can get additional coverage by declaring a specific dollar value.
If you say your 5,000-pound shipment is worth $10,000, you'll
be charged $7 per $1,000 of assessed value, or $70.
- Full value protection:
Items that are lost, damaged or destroyed will either be repaired,
replaced with a similar item, or a cash settlement will be made.
Depreciation is not a factor in this type of coverage. The cost
of full value protection varies from mover to mover and there
is a minimum coverage level. Usually, there are deductibles of
either $250 or $500 unless a customer is willing to pay extra.
Most go for full value
If you're wondering what the most popular coverage is, according
to 1999 figures compiled by the American Moving and Storage Association,
most people opt for full value coverage without a deductible.
Understand that movers don't issue insurance polices,
they offer "valuation coverage." Tuck says it's similar to an insurance
policy but no physical policy is written. "It's a valuation option
or a liability option as opposed to true insurance issuance. You
don't get a policy, you get a bill of lading -- which is a contract
between mover and customer."
What if you packed the boxes yourself? According to
Tuck, if the mover accepts them they're covered at whatever value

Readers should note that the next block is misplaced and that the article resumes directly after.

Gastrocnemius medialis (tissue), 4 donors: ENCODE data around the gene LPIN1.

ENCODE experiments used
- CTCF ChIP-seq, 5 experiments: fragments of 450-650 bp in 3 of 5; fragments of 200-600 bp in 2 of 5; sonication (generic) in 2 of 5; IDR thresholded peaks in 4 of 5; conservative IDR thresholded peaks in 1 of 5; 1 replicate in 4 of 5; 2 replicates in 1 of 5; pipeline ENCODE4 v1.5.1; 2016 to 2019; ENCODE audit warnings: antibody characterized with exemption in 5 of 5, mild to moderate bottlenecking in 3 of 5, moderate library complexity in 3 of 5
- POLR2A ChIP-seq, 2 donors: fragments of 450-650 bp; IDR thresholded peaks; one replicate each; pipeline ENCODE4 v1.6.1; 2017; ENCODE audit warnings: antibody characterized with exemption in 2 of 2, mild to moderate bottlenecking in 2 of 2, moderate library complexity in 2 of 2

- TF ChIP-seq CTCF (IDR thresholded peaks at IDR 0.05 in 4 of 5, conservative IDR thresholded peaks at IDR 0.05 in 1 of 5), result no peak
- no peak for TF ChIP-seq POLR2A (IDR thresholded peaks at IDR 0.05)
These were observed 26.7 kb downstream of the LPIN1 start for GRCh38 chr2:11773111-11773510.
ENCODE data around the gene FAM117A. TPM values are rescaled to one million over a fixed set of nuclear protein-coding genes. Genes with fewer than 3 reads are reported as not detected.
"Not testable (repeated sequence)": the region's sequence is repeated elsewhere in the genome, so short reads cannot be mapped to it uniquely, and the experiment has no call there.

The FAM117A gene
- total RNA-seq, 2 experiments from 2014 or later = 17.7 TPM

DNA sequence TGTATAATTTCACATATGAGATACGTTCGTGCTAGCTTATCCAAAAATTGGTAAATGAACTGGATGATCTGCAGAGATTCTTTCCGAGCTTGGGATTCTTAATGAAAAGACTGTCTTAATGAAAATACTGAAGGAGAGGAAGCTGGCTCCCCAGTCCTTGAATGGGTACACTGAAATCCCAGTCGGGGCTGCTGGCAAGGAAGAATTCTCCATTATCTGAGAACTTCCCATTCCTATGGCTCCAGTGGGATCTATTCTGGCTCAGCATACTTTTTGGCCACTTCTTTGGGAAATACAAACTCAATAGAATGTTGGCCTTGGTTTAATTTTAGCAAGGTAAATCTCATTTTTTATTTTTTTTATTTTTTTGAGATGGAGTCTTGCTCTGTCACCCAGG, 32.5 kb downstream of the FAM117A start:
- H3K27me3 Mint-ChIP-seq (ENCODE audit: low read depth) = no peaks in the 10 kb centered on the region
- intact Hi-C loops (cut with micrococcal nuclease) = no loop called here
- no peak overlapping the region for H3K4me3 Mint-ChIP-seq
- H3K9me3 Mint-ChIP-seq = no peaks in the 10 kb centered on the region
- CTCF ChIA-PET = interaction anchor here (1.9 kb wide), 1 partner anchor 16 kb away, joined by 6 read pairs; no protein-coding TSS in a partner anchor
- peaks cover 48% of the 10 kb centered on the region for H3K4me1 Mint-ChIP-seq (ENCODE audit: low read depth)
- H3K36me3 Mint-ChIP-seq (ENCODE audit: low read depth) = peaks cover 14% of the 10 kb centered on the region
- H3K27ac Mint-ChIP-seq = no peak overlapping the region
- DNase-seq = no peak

you picked. Some movers may want to open boxes that contain fragile
items to make sure they're properly packed.
If a box is marked "crystal" and the mover hears clink,
clink, clink, he may go "Uh, oh," open it up and repack it. And
that's going to cost you more money.
If the moving company packed your boxes, Tuck says
you may not be covered if items are damaged after the packers leave
and before the movers arrive. In other words, "If the packers came
and went and Junior knocked over a box and things broke."
Take problems up with local
Speaking of things breaking: What do you do if you arrive at your
new home and something in a box goes clink, clink, clink?
The association's Tuck says many moving companies
now allow the drivers to settle broken items up to $250 in value.
For items over that amount or missing items, customers need to check
the bill of lading for the "destination company." More than likely
that's the local agent for your moving company.
"Most claims aren't recognized unless they're in writing.
Normally, the customer has nine months from date of delivery to
complete the forms and return them," says Tuck.
If the problem resulted from packing damage, don't
destroy the box.
Tuck says the moving company will send an inspector
who will usually recommend repairing or replacing the item, or offering
a cash settlement.
"If the customer doesn't like the offer, they can
go back to the company and say, 'Listen, this is a starting point
but not where we want to end up,' " says Tuck.
At that point the dispute would go to the company's
headquarters, which would send it to arbitration if the disputed
amount is less than $5,000. The association acts as a conduit between
the customer and the moving company and sends the dispute to the
Arbitration Forum. If the amount in question is more than $5,000,
it could still go to arbitration if both sides agree -- or the customer
may want to take it to court.
Updated: August 3, 2001